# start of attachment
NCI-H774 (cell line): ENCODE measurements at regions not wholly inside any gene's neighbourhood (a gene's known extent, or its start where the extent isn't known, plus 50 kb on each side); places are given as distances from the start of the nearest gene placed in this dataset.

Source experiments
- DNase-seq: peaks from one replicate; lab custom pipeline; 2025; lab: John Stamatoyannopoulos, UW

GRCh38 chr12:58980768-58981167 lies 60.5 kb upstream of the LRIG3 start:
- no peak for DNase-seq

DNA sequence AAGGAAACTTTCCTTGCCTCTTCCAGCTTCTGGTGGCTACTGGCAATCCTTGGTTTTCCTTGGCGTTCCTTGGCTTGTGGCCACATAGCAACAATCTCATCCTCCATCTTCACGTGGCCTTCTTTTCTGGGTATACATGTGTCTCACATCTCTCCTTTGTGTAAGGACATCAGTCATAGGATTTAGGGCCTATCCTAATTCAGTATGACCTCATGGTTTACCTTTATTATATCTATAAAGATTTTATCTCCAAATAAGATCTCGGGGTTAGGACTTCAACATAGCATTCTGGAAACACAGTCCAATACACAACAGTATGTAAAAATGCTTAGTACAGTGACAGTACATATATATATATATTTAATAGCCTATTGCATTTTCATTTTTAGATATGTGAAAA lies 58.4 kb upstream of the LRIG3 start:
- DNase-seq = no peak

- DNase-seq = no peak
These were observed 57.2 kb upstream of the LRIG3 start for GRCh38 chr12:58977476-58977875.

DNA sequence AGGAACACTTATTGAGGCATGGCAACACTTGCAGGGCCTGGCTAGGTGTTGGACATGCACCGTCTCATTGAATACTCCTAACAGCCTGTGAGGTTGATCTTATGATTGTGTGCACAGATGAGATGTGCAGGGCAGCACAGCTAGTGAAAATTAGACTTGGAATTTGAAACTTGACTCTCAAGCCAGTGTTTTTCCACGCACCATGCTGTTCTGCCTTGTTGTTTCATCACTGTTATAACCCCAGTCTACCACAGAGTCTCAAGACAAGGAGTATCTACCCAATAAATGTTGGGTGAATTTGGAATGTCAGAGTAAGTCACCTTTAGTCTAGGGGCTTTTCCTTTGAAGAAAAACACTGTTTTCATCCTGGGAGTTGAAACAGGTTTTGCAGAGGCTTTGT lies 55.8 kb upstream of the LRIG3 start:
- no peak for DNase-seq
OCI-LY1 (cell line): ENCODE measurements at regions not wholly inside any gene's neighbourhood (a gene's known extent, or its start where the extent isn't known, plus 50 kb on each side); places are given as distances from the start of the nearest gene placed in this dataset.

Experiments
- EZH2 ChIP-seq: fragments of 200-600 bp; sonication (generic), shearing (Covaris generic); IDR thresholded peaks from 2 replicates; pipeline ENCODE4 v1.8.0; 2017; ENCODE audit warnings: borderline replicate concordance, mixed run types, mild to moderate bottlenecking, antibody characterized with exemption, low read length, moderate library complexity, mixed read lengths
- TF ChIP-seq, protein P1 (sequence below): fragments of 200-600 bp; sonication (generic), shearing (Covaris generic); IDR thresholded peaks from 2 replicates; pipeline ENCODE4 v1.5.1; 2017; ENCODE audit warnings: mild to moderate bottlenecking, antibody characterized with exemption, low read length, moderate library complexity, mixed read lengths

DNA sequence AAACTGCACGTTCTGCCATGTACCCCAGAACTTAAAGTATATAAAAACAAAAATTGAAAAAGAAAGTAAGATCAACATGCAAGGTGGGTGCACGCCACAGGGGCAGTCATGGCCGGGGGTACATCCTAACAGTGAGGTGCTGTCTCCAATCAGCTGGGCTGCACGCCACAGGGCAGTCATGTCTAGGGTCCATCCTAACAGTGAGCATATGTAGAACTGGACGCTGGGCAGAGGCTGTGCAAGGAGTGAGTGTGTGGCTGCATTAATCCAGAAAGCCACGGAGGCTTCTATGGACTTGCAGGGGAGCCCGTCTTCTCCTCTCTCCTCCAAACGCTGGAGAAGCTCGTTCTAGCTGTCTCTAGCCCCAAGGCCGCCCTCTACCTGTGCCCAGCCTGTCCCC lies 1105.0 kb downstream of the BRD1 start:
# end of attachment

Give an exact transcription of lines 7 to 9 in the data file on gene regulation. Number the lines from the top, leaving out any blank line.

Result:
- DNase-seq = no peak

- DNase-seq = no peak
These were observed 57.2 kb upstream of the LRIG3 start for GRCh38 chr12:58977476-58977875.